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Conversation with an aircraft propeller designer, the ongoing search for MH370, LaGuardia Airport: Delta skids off the runway and the “perimeter rule” may become history, and NASA has plans for NP2000 propellers,
Anthony Falzone is the developer of the open source, public domain aircraft propeller design software named PROP_DESIGN.
We talk with Anthony about basic propeller design parameters and the mathematics involved. He tells us why propellers (which are really rotating wings) have different numbers of blades, and he explains propeller pitch, including variable pitch props.
PROP_DESIGN can be used to design aircraft propellers, but it also works for similar products such as propfans, open rotors, unducted fans, and geared turbofans. With the software, you can find the optimum geometry for any given operating condition, analyze takeoff condition, design swept blades, and much more.
Anthony is retired now, but he worked in the aerospace industry for over twelve years, holding positions at Hamilton Standard, Pratt & Whitney, McCauley Propeller Systems, and Atlantic Inertial Systems. He also did contract work for the Air Force Compressor Aero Research Lab, and designed the propeller for the General Atomics Predator B and Altair unmanned aerial vehicles.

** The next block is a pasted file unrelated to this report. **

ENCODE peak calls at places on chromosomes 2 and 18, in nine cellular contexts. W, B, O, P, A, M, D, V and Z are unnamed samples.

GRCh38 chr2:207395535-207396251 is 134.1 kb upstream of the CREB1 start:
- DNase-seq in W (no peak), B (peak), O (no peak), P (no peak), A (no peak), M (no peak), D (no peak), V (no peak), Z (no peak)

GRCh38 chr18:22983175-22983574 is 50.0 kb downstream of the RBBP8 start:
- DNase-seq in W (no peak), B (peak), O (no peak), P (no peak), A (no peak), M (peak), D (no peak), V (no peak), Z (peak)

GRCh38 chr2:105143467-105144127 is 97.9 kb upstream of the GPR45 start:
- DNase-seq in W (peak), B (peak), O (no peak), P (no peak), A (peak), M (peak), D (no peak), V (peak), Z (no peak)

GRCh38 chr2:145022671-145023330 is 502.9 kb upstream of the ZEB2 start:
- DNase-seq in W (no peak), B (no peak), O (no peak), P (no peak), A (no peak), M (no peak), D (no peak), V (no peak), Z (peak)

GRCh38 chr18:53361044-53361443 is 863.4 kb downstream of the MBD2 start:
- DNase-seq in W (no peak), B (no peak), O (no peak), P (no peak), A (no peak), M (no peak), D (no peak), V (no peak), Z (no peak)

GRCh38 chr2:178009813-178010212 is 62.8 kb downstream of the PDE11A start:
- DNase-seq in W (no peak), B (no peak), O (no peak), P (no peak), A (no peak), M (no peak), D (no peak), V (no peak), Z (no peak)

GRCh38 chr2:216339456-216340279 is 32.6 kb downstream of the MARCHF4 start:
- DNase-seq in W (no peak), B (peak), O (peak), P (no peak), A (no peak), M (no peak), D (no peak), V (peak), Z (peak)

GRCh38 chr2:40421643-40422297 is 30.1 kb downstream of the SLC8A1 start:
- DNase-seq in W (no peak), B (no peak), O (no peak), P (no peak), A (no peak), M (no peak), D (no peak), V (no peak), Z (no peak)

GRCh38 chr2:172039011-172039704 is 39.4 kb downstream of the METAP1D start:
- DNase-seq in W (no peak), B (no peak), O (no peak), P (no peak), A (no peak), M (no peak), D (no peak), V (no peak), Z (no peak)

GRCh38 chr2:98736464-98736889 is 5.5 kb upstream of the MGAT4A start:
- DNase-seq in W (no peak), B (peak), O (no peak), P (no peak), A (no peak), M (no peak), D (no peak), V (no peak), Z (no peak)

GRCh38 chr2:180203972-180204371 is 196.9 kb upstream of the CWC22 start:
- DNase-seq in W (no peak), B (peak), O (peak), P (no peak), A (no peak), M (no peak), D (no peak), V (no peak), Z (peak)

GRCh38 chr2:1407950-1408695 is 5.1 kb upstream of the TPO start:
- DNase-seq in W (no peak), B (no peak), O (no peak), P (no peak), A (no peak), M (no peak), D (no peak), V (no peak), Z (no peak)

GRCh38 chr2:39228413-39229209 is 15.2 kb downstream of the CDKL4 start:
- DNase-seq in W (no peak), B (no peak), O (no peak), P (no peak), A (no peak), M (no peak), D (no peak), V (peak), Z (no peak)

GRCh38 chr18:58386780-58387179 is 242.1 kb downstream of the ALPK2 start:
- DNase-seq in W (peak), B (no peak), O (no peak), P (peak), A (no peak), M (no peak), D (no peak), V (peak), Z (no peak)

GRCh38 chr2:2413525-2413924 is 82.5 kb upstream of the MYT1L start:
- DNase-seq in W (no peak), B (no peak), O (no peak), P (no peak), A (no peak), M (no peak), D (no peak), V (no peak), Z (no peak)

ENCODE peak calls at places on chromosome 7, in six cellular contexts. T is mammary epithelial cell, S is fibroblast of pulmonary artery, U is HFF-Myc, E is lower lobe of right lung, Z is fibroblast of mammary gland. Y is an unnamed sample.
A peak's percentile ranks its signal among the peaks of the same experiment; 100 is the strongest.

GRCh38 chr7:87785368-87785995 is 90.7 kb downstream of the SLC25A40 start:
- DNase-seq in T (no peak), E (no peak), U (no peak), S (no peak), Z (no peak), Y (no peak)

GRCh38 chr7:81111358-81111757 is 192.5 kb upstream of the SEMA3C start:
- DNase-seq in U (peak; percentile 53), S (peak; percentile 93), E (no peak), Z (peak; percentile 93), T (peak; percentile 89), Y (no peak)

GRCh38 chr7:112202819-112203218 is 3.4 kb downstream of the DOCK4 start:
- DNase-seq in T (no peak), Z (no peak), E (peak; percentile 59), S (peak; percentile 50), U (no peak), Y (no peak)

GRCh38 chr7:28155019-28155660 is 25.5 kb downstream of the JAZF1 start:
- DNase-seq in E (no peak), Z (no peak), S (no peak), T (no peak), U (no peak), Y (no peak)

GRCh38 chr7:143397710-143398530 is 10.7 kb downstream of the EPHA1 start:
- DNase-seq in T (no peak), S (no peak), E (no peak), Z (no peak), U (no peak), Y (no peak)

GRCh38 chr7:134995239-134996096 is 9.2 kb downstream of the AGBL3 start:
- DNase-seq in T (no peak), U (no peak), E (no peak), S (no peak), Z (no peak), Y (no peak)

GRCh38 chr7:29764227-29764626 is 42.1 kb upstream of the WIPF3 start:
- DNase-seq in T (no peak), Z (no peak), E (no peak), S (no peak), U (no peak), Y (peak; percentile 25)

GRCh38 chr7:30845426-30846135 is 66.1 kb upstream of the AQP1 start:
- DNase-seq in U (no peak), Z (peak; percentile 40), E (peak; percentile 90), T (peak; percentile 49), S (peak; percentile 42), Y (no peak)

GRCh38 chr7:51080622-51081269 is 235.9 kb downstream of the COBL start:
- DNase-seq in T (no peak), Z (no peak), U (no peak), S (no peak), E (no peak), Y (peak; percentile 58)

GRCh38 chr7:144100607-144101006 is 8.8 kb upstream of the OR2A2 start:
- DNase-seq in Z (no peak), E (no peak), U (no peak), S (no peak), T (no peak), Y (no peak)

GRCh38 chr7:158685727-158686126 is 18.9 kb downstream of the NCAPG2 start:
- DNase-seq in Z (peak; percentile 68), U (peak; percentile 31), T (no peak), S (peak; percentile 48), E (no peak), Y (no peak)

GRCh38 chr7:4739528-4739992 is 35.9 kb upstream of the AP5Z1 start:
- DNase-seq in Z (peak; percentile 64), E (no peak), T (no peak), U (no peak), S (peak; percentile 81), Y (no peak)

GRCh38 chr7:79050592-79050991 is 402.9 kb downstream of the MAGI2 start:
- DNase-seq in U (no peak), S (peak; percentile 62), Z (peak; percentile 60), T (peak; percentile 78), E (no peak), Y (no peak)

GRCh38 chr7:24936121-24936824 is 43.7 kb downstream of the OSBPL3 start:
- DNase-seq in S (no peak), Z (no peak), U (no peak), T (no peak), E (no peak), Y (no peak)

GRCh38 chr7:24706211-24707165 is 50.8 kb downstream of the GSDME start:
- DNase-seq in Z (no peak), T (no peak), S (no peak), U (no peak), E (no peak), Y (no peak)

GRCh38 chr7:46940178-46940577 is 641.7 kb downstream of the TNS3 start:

Investigators find no unusual signs among MH370 pilots and cabin crew
On the March 8 anniversary of the disappearance of flight MH370, the Malaysian Ministry of Transport made available the MH370 Safety Investigation website, which provides links to the Interim Statement and Factual Information on the investigation of Malaysia Airlines Flight MH370.
Search for MH370 could end soon
Australian Deputy Prime Minister Warren Truss has said the country’s search for missing Malaysia Airlines flight MH370 “cannot go on forever.” The current phase of the search is scheduled to end in May.
NTSB issues 2nd report about Delta accident at LaGuardia
The Delta Air Lines Inc. plane that skidded off a runway at LaGuardia Airport last week injured 23 passengers and damaged about 940 feet of the airport’s perimeter fence.
Flights Between New York LaGuardia And The West Coast May Not Be A Fairy Tale
You can fly from New York’s JFK airport to California, and you can fly from Newark Liberty airport to California, but under the “perimeter rule,” in most cases you can’t fly from LaGuardia to a destination more than 1,500 miles away. Except on Saturday or to Denver.
The perimeter rule was established in 1984 to combat overcrowding at LaGuardia, but the Port Authority of New York and New Jersey is considering lifting the rule.
NASA selects UTC Aerospace Systems NP2000 Propellers and Electronic Propeller Control Systems for a P-3 aircraft
The NP 2000 propellers are large, 8-bladed propellers used on the Northrop Grumman E-2C Hawkeye (a tactical airborne early warning aircraft), the Grumman C-2A Greyhound (twin turboprop cargo plane used for aircraft carriers), and on C-130 Air National Guard aircraft.
NASA uses their P-3 for scientific investigations and as a technology test bed for new airborne and satellite instrumentation.
The Australia News Desk
Steve is solo this week as Grant returns from hot air balloon operations interstate. This week we present an interview with Andre Zimmerman from Pilatus Aircraft about the development of their new PC-24 business jet, recorded at the 2015 Australian International Airshow.